Beyond the unquestionable efficacy win, industry watchers have been keeping a close eye on the potentially dangerous side effect of interstitial lung disease (ILD), which has appeared at higher rates in drugs developed with Daiichi’s antibody-drug conjugate technology. Doctors often cite the safety signal as a key reason why they aren’t already prescribing Enhertu in the FDA-approved third-line breast cancer setting.

Here, Fredrickson described Enhertu’s safety profile as “very encouraging.” ILD turned up in 10.5% of Enhertu patients, none in the severe grade 4 or 5 groups. For Kadcyla, the problem occurred in 1.9% of patients, all belonging to grade 1 or 2. Previously, the Destiny-Breast01 trial in late-line disease linked Enhertu to a 13.6% ILD rate, including 2.2% of deaths.

RELATED: AstraZeneca, Daiichi Sankyo launch Enhertu head-to-head trial with eyes on a new breast cancer standard

Lower overall ILD rate and no patient deaths are improvements for Enhertu, but two breast cancer experts had previously told SVB Leerink that Enhertu’s ILD rate needs to come in along the lines of 5% to significantly penetrate the front- or second-line breast cancer settings.

Fredrickson argued that physicians are mainly focused on grade 4 or 5 ILD event, because “there is an acceptance that grade 1/ 2 ILD is something that is manageable.” AZ has invested in awareness, monitoring and management of ILD, he added, and the rates in the real-world appear to be “much lower” as a result of those efforts.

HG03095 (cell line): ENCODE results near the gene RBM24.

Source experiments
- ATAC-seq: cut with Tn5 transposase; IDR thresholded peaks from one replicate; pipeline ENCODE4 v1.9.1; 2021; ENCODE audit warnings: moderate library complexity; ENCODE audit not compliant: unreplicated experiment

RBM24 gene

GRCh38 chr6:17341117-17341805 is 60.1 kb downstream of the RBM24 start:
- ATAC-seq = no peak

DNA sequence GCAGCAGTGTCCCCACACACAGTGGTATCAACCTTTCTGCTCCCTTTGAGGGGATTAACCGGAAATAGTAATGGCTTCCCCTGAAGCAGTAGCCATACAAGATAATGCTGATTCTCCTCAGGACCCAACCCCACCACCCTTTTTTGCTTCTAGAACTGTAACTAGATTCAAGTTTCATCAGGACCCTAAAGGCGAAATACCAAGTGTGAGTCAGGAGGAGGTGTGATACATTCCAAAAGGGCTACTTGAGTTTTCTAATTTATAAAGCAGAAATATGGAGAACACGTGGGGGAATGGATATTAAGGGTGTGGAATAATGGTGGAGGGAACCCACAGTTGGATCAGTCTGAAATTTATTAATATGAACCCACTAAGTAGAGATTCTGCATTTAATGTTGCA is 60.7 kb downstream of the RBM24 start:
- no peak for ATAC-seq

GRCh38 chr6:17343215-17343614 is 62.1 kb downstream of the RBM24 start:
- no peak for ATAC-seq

AZ and Daiichi have recently moved Enhertu into a front-line HER2-positive breast cancer trial and are exploring the ADC in a range of disease areas. These include the Destiny-Breast 04 trial in second-line HER2-low breast cancer, which expects to read out in the first half of 2022.

Adding new stomach cancer, lung cancer data

Also at ESMO 2021, the pair unveiled data from the single-arm Destiny-Gastric02 trial of Enhertu in Western patients with HER2-positive metastatic gastric cancer or gastroesophageal junction adenocarcinoma. Among patients who received one or two prior lines of therapy, Enhertu triggered a response in 38% of patients, lasting a median 8.1 months.

The numbers were slightly weaker than in the pivotal Destiny-Gastric01 trial in Japan and South Korea that earned Enhertu its FDA go-ahead in previously treated stomach cancer in January. There, the drug spurred a response in 43% of patients, with a median duration of 11.3 months among a group of patients who had received a median two previous therapies for advanced disease.

The prevalence of stomach cancer and how it’s treated are different between Asian populations and in the West, Fredrickson explained. AstraZeneca said the two trials complement each other and “will support ongoing discussions with global health authorities.”

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In addition, Enhertu also reported at ESMO 2021 more data from the phase 2 Destiny-Lung01 trial. After a median follow-up of 13.1 months, Enhertu shrunk tumors in 54.9% of patients with HER2-mutant non-small cell lung cancer who had received a median two prior cancer therapies.

Probably because these patients already suffered from lung disease, the rate of ILD was high at 26.4% in the trial, including 6.6% at grade 3 or above.

Combined with the latest data with the positive readout reported earlier from the HER2-overexpressing cohort of the study, AZ and Daiichi are talking to regulators about a path forward for Enhertu in NSCLC, Fredrickson said.